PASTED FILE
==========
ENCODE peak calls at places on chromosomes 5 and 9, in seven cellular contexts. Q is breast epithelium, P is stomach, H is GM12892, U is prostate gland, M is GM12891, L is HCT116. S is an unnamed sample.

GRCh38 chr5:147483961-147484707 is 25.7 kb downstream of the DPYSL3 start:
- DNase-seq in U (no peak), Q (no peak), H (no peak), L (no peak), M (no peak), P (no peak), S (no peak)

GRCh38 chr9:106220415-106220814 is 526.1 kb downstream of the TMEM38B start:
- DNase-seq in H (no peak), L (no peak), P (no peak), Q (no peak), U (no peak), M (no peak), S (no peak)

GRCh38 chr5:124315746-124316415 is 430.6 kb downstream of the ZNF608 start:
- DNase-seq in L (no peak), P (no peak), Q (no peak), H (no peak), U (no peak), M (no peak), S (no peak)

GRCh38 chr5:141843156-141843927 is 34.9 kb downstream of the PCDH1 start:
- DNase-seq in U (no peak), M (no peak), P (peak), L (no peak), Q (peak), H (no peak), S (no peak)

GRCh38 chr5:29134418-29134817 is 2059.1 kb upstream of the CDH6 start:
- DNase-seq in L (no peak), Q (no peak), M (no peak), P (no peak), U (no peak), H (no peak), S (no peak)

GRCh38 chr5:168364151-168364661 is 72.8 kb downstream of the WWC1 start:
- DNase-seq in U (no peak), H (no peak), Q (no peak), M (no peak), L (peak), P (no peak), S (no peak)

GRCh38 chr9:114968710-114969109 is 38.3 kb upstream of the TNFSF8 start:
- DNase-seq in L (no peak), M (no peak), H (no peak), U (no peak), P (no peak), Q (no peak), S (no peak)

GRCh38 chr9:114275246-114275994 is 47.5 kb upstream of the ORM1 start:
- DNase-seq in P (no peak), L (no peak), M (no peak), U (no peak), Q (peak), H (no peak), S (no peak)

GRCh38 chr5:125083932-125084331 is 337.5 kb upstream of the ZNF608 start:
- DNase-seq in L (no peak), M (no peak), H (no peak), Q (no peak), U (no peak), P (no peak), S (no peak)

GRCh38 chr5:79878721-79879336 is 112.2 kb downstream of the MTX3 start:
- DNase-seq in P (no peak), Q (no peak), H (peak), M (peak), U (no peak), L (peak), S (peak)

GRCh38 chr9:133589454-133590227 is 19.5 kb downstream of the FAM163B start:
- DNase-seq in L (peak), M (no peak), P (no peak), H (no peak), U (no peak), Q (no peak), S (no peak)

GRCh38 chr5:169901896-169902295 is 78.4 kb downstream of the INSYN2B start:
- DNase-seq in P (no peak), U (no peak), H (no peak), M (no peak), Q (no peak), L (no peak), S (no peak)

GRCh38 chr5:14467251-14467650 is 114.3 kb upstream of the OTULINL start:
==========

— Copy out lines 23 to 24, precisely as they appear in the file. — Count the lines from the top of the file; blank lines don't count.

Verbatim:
- DNase-seq in L (peak), M (no peak), P (no peak), H (no peak), U (no peak), Q (no peak), S (no peak)

GRCh38 chr5:169901896-169902295 is 78.4 kb downstream of the INSYN2B start: